At least 23 killed, more still trapped after explosion at coal mine in Iran
In one of the deadliest mining disasters recorded in Iran, 23 people were killed after an explosion at a coal mine on Wednesday and dozens more were trapped thousands of feet underground, state media reported.
Ambulances and emergency rescue teams rushed to the mine outside Azadshahr, in northeastern Iran’s Golestan province, and retrieved the bodies of the miners, most of whom had been trapped about 2,000 feet below ground, the news website Khabar Online reported.
By nightfall, news agencies reported that 32 miners were still trapped about 6,000 feet below ground. They were not expected to survive as carbon monoxide had filled the mine, officials said.
Officials blamed the explosion on an accumulation of methane gas, and several rescuers who entered the mine were treated for asphyxiation.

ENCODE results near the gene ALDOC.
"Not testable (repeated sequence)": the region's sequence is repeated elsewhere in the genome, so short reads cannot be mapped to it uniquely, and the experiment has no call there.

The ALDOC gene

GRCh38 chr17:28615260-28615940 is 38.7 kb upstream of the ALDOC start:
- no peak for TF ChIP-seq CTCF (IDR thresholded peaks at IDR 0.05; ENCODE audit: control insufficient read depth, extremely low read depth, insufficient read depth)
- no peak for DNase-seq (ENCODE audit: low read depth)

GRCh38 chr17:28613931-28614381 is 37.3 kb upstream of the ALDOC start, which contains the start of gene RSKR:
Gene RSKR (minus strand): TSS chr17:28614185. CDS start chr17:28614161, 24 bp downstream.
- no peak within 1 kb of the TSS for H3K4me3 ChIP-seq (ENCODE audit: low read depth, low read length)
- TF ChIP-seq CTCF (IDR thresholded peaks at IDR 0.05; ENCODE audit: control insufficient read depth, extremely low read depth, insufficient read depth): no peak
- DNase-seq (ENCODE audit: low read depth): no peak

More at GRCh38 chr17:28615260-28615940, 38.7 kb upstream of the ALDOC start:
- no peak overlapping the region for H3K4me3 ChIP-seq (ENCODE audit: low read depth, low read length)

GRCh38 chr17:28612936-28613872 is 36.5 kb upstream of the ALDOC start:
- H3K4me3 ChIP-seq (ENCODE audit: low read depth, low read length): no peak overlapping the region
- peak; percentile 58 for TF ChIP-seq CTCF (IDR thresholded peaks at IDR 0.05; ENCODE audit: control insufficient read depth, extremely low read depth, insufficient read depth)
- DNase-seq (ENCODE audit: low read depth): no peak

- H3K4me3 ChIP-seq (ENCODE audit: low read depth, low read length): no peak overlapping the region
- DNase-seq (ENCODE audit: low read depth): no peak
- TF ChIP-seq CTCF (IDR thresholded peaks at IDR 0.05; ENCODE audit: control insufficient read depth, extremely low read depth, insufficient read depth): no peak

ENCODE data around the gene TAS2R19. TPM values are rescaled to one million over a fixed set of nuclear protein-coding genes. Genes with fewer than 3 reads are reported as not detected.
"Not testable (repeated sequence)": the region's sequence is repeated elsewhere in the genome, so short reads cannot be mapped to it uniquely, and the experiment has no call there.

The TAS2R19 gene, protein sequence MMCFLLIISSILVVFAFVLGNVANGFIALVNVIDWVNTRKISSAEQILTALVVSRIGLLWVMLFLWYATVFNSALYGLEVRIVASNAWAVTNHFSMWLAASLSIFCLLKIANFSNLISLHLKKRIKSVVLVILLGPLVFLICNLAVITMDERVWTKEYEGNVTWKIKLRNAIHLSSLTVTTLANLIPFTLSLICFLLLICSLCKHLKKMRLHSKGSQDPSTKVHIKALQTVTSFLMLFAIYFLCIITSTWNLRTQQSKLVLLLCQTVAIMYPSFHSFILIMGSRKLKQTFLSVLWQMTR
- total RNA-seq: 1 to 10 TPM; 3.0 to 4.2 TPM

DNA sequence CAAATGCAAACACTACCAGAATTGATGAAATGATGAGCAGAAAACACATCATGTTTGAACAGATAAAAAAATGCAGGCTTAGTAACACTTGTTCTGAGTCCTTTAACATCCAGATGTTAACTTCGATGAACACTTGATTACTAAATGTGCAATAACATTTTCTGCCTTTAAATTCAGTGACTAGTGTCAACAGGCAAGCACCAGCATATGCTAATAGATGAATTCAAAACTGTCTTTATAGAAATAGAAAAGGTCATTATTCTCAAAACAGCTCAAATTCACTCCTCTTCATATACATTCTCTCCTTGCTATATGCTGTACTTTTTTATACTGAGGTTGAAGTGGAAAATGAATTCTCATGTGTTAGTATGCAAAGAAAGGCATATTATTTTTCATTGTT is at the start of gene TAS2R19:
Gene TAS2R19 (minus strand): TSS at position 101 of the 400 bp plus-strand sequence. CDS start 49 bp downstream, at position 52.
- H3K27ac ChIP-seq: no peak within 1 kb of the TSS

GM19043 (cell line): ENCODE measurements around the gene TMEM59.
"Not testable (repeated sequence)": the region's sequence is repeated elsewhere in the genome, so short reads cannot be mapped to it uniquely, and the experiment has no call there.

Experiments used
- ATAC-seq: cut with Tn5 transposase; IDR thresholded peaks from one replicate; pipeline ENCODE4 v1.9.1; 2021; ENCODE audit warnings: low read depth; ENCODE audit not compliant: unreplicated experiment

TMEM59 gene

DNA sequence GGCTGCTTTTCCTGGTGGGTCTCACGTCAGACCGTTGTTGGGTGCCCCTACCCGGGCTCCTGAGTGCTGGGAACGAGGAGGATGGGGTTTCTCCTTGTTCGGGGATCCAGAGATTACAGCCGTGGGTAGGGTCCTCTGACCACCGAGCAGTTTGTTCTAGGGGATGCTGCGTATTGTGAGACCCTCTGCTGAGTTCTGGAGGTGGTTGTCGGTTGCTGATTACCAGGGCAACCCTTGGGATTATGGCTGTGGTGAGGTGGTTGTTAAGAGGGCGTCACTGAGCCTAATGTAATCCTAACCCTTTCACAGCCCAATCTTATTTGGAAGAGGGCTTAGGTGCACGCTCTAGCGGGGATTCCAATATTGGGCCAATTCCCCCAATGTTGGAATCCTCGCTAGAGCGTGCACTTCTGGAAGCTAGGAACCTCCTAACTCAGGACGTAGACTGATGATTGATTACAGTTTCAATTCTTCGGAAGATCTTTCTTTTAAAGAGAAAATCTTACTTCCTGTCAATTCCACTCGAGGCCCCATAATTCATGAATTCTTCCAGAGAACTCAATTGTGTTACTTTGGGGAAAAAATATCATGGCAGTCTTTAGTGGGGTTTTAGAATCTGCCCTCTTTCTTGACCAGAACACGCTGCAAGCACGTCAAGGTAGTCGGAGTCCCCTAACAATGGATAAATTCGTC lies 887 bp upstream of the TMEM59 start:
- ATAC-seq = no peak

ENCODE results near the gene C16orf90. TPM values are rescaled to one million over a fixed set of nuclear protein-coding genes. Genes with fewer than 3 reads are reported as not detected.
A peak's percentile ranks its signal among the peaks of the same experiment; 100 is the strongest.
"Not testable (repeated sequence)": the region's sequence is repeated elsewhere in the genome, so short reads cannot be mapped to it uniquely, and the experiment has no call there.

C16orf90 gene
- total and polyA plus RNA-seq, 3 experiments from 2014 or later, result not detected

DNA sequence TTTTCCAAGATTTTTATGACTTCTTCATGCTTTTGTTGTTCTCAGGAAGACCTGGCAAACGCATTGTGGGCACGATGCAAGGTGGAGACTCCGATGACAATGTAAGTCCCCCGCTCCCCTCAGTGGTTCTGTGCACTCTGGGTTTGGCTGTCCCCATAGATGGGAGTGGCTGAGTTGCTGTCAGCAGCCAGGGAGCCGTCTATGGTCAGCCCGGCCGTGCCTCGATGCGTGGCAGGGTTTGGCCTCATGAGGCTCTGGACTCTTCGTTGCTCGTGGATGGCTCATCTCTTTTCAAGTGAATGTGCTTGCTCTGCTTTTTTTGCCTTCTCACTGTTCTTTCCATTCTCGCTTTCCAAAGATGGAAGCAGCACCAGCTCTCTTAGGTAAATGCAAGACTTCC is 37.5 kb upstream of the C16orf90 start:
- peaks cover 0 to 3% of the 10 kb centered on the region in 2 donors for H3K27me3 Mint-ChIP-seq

Television news footage from the scene showed injured men sitting dazed on the ground and being loaded into ambulances as rescue workers carried oxygen tanks toward the site of the explosion.
Iran’s labor minister, Ali Rabiei, was traveling to the mine, which is about 200 miles northeast of Tehran, in a province that lies along the Caspian Sea and the border with Turkmenistan.
Critics blamed the Iranian government for mismanagement and poor labor and safety standards. One rescued miner told local media that he had detected the smell of gas inside the mine a day earlier and reported it to his supervisor, although it was unclear whether any action was taken.
It was the second fatal accident at Zemestanyort mine in the last year. In July, an explosion caused by accumulated gas killed one person and injured two, according to Iran’s Mehr news agency.
Mostaghim is a special correspondent.
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12:25 p.m.: This article was updated to reflect a higher death toll.
6:58 a.m.: This article was updated throughout with staff reporting.
5:35 a.m.: This article was updated with additional details from Iranian news agencies, as well as a report that two workers died in the explosion.
This article was originally published at 4:45 a.m.
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